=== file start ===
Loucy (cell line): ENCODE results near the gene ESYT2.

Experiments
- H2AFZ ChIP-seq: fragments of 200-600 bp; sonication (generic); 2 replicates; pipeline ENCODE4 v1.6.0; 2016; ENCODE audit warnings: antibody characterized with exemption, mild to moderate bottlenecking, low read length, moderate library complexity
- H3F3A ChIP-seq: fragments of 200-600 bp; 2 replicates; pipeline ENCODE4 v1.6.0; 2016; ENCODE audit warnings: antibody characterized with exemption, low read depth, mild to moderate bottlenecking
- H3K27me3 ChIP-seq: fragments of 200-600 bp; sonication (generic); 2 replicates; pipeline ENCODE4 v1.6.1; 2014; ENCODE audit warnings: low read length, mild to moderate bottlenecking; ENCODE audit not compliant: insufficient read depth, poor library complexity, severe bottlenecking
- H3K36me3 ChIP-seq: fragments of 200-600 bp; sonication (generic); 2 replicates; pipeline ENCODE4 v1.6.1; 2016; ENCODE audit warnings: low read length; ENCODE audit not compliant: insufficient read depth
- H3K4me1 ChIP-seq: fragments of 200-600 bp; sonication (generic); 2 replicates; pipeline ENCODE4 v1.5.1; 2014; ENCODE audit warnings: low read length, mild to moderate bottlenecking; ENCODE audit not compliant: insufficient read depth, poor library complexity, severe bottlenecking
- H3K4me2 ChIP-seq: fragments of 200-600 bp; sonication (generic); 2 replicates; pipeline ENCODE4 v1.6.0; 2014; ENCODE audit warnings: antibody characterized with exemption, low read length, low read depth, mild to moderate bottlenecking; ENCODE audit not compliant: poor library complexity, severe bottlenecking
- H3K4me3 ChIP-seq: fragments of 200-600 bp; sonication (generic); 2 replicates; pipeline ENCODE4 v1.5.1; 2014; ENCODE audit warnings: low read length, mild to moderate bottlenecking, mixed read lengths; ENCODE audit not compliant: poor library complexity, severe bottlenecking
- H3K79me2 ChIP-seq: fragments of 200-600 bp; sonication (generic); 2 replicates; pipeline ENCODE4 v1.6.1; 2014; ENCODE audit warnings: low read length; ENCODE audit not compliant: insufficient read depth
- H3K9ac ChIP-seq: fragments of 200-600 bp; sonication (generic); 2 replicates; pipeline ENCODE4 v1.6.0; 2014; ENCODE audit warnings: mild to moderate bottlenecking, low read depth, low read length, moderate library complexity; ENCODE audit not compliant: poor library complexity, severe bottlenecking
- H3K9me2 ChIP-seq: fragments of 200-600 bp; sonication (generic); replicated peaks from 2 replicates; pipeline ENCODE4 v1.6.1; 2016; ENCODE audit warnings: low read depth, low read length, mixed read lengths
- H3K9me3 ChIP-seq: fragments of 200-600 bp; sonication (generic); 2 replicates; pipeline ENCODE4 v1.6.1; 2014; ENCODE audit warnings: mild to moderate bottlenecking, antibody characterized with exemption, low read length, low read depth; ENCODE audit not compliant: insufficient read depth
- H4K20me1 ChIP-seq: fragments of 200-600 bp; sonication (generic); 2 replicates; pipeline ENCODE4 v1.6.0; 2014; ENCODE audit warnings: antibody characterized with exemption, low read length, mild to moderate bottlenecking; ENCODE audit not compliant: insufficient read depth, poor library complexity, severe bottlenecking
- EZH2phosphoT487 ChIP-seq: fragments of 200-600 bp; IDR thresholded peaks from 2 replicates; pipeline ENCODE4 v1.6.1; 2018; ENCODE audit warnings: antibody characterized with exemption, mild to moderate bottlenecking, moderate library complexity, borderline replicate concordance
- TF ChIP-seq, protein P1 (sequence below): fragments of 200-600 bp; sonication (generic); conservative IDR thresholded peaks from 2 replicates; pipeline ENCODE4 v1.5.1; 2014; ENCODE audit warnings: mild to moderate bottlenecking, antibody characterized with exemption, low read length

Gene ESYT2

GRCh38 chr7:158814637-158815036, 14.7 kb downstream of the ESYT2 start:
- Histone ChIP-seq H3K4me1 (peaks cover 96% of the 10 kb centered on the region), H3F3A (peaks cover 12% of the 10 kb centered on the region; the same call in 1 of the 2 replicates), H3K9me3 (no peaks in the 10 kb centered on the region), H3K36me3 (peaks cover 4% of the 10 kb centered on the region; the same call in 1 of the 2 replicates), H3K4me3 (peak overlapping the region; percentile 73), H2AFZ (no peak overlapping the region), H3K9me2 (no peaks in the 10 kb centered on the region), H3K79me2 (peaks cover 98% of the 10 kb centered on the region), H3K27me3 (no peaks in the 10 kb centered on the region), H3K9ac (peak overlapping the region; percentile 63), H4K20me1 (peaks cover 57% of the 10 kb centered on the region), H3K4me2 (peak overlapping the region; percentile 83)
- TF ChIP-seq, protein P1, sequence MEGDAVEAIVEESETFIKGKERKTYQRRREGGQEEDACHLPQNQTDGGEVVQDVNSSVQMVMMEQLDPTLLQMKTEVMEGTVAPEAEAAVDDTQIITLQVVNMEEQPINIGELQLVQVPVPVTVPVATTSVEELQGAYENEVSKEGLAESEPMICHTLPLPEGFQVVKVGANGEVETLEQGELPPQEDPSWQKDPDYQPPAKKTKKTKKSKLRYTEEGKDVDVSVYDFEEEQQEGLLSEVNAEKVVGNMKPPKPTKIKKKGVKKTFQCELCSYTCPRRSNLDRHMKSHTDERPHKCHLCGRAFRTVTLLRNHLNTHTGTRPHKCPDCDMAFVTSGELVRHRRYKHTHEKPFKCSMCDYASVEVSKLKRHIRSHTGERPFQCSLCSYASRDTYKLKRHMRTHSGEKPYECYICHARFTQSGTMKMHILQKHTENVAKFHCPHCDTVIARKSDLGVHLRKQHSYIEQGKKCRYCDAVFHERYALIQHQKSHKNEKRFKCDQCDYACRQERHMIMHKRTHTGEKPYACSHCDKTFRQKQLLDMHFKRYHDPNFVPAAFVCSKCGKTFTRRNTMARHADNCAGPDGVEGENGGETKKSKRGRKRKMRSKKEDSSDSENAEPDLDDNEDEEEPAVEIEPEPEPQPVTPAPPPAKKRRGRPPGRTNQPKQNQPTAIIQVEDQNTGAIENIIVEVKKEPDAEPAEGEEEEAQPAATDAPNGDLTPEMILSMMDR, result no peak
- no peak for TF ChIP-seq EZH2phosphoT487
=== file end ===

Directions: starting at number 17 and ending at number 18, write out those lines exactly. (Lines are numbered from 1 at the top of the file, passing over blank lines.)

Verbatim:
Gene ESYT2

GRCh38 chr7:158814637-158815036, 14.7 kb downstream of the ESYT2 start: